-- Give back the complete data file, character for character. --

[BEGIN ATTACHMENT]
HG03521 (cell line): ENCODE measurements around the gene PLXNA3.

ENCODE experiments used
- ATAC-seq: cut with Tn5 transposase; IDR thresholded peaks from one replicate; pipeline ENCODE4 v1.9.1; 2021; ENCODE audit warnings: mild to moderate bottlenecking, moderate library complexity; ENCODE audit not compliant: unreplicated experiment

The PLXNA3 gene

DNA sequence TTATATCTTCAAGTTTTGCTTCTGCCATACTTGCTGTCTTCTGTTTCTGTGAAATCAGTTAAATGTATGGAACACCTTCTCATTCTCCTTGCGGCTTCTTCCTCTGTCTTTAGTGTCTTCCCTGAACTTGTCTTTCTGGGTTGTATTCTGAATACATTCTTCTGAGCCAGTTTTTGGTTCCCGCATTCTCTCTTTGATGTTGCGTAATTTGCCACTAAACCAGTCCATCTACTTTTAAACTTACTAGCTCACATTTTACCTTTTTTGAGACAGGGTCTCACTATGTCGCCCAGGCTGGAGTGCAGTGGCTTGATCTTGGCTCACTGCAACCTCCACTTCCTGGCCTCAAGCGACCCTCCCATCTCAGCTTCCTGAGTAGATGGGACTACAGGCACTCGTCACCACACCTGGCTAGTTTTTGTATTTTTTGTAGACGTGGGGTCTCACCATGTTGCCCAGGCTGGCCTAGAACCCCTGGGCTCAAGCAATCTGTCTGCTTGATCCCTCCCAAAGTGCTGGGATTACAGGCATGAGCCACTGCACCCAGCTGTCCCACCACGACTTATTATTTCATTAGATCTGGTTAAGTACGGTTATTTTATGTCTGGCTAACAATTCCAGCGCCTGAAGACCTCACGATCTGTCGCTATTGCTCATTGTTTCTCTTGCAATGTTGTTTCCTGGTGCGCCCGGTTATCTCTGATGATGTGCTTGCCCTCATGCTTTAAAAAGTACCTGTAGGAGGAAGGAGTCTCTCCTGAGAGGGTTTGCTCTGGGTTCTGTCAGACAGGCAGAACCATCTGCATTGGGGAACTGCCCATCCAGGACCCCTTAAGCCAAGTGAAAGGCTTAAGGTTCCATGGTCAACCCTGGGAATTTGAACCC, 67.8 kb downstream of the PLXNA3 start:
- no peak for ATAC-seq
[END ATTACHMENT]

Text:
HG03521 (cell line): ENCODE measurements around the gene PLXNA3.

ENCODE experiments used
- ATAC-seq: cut with Tn5 transposase; IDR thresholded peaks from one replicate; pipeline ENCODE4 v1.9.1; 2021; ENCODE audit warnings: mild to moderate bottlenecking, moderate library complexity; ENCODE audit not compliant: unreplicated experiment

The PLXNA3 gene

DNA sequence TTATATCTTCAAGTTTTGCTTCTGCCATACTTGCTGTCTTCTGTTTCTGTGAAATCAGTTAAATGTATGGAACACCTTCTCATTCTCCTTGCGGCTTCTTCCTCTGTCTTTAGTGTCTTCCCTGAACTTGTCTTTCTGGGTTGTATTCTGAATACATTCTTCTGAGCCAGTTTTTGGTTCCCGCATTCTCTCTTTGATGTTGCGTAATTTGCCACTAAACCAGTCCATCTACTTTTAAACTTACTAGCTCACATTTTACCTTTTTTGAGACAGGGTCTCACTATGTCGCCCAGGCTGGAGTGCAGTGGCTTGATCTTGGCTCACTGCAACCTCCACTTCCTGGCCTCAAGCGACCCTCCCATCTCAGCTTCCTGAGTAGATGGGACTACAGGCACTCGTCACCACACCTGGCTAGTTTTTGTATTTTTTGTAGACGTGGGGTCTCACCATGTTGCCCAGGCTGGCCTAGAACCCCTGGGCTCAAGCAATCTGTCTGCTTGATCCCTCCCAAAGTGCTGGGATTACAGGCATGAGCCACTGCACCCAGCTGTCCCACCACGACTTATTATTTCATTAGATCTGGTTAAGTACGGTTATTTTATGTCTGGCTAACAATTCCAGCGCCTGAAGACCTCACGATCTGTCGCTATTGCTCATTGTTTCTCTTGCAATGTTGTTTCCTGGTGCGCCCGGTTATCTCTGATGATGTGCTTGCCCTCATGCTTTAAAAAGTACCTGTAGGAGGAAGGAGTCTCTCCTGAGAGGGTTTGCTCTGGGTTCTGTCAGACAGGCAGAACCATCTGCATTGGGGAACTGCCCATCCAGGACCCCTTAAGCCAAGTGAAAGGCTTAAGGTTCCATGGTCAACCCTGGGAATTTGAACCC, 67.8 kb downstream of the PLXNA3 start:
- no peak for ATAC-seq